Friedreich ataxia is the most frequent hereditary ataxia among Caucasians. Almost invariably, the disease is caused by homozygous GAA triplet repeat expansions in the first intron of the frataxin gene, FXN, whereas point mutations or deletions in conjunction with an expanded GAA tract account for the remaining cases. The expanded intronic alleles interfere with FXN transcription, decreasing the production of normally functioning frataxin protein to 5-20% of normal. Deficient frataxin levels result in excessive mitochondrial iron accumulation, reduced iron-sulfur clusters vital for mitochondrial energy production, and increased intracellular oxidative damage. To date, no cure has emerged and treatments remain largely supportive, despite extensive ongoing research and several rationale strategies have been attempted.

Friedreich ataxia: 150 years of bench and bedside studies

ANTENORA Antonella;SANTORELLI Filippo Maria.;DE MICHELE Giuseppe.;PELUSO Silvio;SACCÀ Francesco;FILLA Alessandro
2014

Abstract

Friedreich ataxia is the most frequent hereditary ataxia among Caucasians. Almost invariably, the disease is caused by homozygous GAA triplet repeat expansions in the first intron of the frataxin gene, FXN, whereas point mutations or deletions in conjunction with an expanded GAA tract account for the remaining cases. The expanded intronic alleles interfere with FXN transcription, decreasing the production of normally functioning frataxin protein to 5-20% of normal. Deficient frataxin levels result in excessive mitochondrial iron accumulation, reduced iron-sulfur clusters vital for mitochondrial energy production, and increased intracellular oxidative damage. To date, no cure has emerged and treatments remain largely supportive, despite extensive ongoing research and several rationale strategies have been attempted.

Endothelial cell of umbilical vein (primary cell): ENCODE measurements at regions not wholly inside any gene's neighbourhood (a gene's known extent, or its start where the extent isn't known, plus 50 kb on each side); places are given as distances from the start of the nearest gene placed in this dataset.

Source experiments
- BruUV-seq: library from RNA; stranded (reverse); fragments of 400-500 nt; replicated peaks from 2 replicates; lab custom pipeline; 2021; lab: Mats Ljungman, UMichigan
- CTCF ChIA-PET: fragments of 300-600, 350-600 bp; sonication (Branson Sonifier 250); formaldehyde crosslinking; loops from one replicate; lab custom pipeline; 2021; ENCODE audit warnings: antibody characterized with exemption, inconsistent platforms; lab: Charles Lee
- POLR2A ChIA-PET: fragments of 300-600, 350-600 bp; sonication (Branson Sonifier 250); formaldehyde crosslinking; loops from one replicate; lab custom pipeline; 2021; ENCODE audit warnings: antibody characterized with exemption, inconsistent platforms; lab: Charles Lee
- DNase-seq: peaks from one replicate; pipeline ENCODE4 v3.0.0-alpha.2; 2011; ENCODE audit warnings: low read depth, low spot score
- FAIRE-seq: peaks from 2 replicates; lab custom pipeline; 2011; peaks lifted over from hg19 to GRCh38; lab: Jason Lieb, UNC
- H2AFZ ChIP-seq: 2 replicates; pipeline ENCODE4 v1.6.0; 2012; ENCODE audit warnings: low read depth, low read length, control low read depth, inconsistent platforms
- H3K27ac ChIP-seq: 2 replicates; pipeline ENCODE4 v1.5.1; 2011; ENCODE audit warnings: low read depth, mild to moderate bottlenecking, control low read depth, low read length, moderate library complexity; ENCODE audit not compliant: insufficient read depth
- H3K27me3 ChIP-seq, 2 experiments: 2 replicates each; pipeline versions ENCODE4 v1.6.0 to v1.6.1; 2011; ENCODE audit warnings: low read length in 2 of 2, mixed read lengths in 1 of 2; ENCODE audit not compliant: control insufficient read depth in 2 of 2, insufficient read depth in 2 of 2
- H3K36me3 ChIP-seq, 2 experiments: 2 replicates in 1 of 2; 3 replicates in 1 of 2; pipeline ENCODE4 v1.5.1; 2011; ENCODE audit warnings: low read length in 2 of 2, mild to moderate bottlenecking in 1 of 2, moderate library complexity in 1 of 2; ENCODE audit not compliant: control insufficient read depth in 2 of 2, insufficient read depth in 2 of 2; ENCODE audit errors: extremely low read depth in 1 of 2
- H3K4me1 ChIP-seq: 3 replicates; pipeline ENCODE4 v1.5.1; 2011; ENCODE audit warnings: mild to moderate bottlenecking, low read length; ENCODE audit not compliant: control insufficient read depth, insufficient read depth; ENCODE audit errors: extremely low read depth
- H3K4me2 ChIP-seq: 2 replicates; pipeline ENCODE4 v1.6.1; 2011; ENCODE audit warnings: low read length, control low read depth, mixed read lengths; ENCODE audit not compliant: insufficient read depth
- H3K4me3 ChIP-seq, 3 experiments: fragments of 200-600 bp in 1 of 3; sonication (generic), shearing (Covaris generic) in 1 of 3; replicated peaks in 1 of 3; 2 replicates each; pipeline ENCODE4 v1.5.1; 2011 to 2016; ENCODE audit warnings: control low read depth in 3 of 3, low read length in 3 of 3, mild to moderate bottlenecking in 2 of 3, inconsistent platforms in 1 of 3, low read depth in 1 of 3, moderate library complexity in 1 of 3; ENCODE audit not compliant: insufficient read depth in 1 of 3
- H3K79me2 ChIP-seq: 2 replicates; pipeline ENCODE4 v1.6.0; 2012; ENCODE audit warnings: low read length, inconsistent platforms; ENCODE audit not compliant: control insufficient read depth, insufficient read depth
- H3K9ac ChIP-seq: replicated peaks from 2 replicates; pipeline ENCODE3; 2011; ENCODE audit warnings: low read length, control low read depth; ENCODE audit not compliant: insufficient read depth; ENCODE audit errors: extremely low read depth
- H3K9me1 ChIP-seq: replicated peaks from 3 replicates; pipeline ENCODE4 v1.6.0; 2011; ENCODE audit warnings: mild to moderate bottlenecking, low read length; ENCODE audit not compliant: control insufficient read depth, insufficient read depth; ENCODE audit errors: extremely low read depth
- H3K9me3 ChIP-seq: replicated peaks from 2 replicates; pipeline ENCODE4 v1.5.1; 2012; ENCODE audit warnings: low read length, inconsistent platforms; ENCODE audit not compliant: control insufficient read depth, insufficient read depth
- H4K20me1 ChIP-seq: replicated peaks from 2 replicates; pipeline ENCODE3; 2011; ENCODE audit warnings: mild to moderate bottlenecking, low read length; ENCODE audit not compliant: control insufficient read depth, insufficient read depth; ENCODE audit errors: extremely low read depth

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Utilizza questo identificativo per citare o creare un link a questo documento: https://hdl.handle.net/11588/721631
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